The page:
45. Friday, Eyes in the Night (1942) and The Hidden Eye (1945)


Blind detective Duncan MacLain (Edward Arnold) is aided by his faithful guide dog, Friday, in this crime drama in which they foil a sinister Nazi plot, as well as its sequel. Friday, a German Shepherd, does a lot more than tell MacLain when to cross the street or open doors for him. This is a dog who can scale high walls, escape seemingly impossible situations and summon help. Unfortunately, according to TCM, Friday (son of canine star Flash) was an uncooperative actor, and he failed to land any more roles after these two films.

44. Bruiser, Legally Blonde (2001) and Legally Blonde 2: Red, White & Blonde (2003)


In the first film, Bruiser the chihuahua is merely an accessory—if a very well-attired one. But the sequel is all about Bruiser: After learning that his mother was used in animal testing, Elle Woods (Reese Witherspoon) is inspired to fight for “Bruiser’s Bill,” which will put a stop to such cruelty. Also, we find out Bruiser is gay—and in love with a Rottweiler!

43. Blood, A Boy and His Dog (1975)


In the now not-so-far off future—this Harlan Ellison tale is set in 2024, several years after a nuclear war has decimated the population—Vic (Don Johnson) and his telepathic dog roam the wilderness in search of food and women. If Blood the dog (voiced by Tim McIntire) sniffs out women for his human, Vic will get him something to eat. Or rather, the other way around. As Blood tells Vic, “No food, no females.” Much better-read than his nearly illiterate human, Blood’s often using words Vic doesn’t understand. Their devotion is tested when Vic finds a female who wants to stay with him—let’s just say that Ellison isn’t alone in hating the ending. At one point, a sequel called A Girl and Her Dog was reportedly in the works, but was abandoned when Tiger, the dog who played Blood, died.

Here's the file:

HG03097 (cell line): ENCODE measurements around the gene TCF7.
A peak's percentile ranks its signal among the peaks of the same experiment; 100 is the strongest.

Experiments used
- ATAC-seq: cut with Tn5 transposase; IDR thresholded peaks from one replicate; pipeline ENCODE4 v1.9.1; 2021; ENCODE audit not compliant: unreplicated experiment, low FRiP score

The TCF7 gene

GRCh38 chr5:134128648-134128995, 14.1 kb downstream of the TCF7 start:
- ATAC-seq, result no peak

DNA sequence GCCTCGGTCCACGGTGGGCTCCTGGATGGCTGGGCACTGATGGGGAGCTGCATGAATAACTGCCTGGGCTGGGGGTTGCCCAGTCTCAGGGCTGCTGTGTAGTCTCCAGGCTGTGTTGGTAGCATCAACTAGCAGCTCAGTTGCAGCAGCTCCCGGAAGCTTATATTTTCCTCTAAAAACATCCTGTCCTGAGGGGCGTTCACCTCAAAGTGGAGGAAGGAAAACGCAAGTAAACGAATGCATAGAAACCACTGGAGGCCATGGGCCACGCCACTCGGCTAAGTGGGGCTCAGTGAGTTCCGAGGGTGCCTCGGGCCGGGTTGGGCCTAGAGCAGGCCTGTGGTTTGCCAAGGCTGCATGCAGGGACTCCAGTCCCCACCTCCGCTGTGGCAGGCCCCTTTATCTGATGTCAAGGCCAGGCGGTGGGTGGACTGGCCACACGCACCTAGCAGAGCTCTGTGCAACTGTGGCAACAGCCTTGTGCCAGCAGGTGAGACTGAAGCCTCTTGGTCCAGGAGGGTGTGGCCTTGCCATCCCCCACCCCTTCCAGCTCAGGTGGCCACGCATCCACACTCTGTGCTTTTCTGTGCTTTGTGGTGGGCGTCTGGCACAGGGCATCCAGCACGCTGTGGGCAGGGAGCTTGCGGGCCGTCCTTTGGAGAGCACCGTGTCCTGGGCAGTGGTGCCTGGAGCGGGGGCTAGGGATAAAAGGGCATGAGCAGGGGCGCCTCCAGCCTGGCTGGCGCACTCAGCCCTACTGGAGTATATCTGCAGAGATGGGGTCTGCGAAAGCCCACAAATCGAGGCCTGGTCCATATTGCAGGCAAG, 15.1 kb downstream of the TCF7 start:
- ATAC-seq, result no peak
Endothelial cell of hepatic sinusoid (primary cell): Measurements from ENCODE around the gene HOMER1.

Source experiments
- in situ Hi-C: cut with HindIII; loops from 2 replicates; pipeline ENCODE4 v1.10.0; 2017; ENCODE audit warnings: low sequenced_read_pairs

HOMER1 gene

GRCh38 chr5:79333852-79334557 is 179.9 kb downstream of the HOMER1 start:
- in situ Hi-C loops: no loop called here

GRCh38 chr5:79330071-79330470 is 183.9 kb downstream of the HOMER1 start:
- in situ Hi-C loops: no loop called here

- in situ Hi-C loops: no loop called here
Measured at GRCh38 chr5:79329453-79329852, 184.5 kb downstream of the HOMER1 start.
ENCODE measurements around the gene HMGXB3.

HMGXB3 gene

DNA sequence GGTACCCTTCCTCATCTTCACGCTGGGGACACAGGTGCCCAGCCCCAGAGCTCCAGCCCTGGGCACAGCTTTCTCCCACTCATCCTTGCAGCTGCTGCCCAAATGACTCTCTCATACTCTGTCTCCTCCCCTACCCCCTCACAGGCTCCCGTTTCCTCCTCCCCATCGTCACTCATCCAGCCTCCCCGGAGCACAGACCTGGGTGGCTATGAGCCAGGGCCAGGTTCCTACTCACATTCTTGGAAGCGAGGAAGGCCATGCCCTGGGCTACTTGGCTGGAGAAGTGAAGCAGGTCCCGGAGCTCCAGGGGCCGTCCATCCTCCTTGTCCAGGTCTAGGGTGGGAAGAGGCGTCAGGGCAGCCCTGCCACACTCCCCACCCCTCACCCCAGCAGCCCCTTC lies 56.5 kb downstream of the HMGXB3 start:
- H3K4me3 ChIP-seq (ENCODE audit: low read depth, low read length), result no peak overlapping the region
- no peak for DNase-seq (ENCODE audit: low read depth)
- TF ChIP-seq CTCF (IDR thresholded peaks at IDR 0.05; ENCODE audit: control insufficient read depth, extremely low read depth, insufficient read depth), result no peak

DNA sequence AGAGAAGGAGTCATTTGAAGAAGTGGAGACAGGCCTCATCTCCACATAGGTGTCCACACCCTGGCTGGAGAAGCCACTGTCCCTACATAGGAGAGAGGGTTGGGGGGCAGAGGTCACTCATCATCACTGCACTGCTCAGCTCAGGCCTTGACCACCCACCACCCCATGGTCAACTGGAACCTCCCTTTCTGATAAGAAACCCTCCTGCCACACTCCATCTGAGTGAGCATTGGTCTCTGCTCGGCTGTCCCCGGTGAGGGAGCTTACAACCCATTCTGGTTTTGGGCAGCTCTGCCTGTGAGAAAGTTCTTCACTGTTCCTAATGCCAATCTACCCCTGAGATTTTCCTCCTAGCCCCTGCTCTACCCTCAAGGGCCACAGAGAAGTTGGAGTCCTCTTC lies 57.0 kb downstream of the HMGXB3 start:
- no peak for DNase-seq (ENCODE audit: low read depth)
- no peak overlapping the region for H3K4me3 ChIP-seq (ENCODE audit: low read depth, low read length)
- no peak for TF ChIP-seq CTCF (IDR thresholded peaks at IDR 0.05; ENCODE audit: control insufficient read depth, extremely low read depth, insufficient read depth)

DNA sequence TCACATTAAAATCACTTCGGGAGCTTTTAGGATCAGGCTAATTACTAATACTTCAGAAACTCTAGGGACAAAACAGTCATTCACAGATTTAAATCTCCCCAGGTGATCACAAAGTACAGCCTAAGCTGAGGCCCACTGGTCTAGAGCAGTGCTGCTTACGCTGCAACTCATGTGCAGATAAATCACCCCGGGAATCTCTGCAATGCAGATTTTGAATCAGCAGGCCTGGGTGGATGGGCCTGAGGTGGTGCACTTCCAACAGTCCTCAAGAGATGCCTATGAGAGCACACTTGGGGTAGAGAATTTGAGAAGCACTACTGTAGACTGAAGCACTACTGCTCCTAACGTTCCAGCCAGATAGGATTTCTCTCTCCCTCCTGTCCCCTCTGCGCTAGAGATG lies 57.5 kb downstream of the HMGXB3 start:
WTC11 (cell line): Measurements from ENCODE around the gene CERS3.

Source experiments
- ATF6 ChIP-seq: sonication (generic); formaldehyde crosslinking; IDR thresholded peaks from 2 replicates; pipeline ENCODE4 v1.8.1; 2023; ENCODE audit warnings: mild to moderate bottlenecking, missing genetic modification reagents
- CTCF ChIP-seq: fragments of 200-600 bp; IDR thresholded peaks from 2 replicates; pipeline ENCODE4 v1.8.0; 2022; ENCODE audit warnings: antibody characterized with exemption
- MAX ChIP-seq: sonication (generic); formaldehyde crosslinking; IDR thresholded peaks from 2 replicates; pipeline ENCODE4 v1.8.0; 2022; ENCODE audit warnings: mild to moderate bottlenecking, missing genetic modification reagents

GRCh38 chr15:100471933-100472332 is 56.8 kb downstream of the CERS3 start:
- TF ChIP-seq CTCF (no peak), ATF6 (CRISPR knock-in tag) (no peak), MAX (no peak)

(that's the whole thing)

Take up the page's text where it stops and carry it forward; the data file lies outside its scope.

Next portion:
42. Marvin, Paterson (2016)


The highlight of this tale of a poetry-writing bus driver (Adam Driver) is his bull-headed bulldog Marvin, who often wants to walk in the opposite direction that his owner does and enjoys head-butting the mailbox, among other far more destructive behaviors. Marvin was memorably played by a female dog named Nellie, who became the first to win the Palm Dog posthumously.

41. Lucy, Wendy and Lucy (2008)


In this melancholy indie that’s been widely compared to Vittorio De Sica’s Umberto D., Wendy (Michelle Williams) is a luckless drifter without a home or a job and Lucy, her dog, is her only companion. She gets arrested after trying to shoplift dog food and when she gets out of jail, Lucy is gone. She spends most of the movie trying to find her dog in a strange town. The ending will break any dog lover: Wendy learns Lucy ended up at the pound and now has a good home with someone else. Realizing she has to let her go, she tearfully bids Lucy farewell through the chainlink fence, whispers, “Be good,” and with one last look, walks away. Lucy, who is director Kelly Reichardt’s own dog, won the Palm Dog award at Cannes. Said Riechardt, “She was no trouble at all to direct. She always did what she was told and got to the set on time.” She added, “I don’t think Lucy will be walking around with [the fancy prize collar] on, as she’ll get [beat up] by all the other dogs in the ‘hood.’”